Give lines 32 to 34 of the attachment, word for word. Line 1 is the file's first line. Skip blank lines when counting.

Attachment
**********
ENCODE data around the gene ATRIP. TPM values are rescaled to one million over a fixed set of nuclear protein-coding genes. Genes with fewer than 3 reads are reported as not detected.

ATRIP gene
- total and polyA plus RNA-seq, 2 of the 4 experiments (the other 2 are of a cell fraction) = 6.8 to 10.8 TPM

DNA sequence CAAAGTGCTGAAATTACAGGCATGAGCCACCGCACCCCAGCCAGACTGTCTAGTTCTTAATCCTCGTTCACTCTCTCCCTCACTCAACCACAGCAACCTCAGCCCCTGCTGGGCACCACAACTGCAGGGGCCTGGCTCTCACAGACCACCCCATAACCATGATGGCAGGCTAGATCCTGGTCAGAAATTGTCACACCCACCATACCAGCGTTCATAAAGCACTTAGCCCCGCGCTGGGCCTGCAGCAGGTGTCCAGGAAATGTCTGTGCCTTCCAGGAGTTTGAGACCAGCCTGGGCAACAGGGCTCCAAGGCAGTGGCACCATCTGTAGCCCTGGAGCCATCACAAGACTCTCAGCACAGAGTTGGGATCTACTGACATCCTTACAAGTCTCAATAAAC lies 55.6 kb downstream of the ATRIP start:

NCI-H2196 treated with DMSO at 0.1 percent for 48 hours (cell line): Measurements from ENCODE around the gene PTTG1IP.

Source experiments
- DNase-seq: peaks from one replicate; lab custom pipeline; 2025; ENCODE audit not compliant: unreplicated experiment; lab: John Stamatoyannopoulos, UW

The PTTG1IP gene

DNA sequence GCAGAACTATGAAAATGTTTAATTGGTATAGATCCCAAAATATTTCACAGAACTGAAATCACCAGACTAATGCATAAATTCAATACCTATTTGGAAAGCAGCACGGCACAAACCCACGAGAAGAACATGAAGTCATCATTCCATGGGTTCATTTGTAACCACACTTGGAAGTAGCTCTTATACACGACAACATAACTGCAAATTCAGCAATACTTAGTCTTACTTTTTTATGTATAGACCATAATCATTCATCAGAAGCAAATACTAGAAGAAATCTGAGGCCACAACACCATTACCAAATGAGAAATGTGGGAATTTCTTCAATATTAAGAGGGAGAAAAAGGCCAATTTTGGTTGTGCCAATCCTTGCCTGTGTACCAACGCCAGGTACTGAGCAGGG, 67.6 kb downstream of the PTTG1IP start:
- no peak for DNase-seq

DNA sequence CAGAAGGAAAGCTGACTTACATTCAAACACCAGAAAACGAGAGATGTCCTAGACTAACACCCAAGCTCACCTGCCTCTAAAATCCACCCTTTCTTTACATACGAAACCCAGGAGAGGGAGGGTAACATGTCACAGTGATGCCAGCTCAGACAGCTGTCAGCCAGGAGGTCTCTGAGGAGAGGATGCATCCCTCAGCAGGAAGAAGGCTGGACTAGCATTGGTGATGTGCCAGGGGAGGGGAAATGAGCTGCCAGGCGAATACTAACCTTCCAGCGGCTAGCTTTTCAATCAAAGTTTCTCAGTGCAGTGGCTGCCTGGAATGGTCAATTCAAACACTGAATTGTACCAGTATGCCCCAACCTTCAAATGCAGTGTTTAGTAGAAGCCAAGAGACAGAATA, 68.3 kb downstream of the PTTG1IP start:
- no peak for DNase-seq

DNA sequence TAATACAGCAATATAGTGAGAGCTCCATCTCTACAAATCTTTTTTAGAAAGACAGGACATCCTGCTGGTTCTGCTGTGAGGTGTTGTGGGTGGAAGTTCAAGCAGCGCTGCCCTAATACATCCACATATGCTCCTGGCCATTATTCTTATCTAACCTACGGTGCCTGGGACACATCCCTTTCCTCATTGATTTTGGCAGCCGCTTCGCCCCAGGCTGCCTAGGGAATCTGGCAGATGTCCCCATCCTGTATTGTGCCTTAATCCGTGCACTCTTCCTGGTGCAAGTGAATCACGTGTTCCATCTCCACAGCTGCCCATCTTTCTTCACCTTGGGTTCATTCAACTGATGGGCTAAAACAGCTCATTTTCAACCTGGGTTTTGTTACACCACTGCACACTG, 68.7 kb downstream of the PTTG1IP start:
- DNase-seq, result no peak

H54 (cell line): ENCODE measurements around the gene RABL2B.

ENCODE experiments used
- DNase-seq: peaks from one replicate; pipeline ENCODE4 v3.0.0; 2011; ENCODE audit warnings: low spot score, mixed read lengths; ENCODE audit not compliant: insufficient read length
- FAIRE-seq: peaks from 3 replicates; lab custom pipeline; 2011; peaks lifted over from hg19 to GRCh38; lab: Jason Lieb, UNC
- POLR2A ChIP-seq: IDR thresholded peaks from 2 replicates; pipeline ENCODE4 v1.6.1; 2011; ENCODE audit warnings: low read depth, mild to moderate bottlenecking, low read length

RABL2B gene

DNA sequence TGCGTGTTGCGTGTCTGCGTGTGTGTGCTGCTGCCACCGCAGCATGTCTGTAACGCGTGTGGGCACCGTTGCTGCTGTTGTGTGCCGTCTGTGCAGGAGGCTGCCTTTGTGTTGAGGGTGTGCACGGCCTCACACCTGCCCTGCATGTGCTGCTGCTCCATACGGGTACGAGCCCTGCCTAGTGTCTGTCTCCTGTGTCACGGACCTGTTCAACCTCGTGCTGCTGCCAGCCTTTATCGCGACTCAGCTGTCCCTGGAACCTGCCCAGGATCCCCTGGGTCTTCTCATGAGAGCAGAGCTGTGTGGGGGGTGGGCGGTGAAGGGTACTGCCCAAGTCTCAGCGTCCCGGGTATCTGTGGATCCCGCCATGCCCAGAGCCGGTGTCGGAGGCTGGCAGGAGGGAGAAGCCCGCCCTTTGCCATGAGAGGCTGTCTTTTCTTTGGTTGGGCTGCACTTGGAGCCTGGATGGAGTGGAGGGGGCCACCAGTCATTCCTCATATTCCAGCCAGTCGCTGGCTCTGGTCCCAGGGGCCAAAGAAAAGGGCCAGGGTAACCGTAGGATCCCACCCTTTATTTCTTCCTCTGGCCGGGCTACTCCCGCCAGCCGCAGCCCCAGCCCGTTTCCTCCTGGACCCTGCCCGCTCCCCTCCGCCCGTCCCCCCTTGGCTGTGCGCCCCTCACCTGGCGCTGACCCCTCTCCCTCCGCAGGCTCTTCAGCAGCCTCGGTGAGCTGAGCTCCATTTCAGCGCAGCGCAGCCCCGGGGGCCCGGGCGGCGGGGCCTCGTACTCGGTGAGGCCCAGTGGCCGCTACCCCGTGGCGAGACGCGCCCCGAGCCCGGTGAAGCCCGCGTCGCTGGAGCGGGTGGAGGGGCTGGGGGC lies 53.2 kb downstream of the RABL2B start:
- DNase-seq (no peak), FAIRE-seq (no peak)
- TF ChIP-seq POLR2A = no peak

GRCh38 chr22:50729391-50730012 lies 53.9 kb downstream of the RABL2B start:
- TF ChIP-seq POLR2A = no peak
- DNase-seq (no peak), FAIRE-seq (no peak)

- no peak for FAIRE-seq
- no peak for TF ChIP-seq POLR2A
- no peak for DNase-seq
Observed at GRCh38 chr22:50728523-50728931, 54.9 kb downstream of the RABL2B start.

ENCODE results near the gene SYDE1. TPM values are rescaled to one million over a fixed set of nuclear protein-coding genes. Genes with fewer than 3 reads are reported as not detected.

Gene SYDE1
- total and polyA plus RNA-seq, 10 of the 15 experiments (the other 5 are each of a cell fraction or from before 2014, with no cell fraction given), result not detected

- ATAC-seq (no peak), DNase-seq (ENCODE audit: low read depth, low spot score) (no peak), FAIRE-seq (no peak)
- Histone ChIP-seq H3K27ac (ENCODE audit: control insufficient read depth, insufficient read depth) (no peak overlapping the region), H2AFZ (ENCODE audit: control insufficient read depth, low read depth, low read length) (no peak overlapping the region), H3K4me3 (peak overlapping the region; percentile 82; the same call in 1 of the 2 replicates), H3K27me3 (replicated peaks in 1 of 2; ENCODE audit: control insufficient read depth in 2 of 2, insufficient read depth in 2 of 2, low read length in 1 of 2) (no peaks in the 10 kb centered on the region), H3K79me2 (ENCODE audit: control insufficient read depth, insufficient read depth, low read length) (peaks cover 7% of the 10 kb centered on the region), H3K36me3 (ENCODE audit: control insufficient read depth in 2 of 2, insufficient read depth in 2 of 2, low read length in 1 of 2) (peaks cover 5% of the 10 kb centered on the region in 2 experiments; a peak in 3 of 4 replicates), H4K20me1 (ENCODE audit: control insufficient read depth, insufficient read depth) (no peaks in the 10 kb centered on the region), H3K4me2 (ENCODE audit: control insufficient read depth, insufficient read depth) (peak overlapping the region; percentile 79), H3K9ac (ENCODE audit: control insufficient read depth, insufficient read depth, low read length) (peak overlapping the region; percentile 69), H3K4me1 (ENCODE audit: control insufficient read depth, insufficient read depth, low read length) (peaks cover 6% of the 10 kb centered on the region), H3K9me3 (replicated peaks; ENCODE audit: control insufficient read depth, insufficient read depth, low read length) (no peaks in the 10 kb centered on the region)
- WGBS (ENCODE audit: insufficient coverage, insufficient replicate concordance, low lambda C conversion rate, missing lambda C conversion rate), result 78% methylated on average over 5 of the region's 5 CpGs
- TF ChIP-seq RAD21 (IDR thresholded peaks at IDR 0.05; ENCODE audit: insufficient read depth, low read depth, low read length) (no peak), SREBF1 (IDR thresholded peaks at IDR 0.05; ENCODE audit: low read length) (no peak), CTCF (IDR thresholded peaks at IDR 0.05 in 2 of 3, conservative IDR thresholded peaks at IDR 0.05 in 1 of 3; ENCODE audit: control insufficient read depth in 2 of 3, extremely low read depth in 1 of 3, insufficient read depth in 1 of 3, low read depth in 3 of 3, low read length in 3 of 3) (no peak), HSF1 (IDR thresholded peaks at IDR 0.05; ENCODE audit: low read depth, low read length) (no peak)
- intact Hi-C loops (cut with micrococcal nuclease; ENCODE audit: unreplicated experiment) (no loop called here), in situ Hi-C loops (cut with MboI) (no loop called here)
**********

Gene SYDE1
- total and polyA plus RNA-seq, 10 of the 15 experiments (the other 5 are each of a cell fraction or from before 2014, with no cell fraction given), result not detected

- ATAC-seq (no peak), DNase-seq (ENCODE audit: low read depth, low spot score) (no peak), FAIRE-seq (no peak)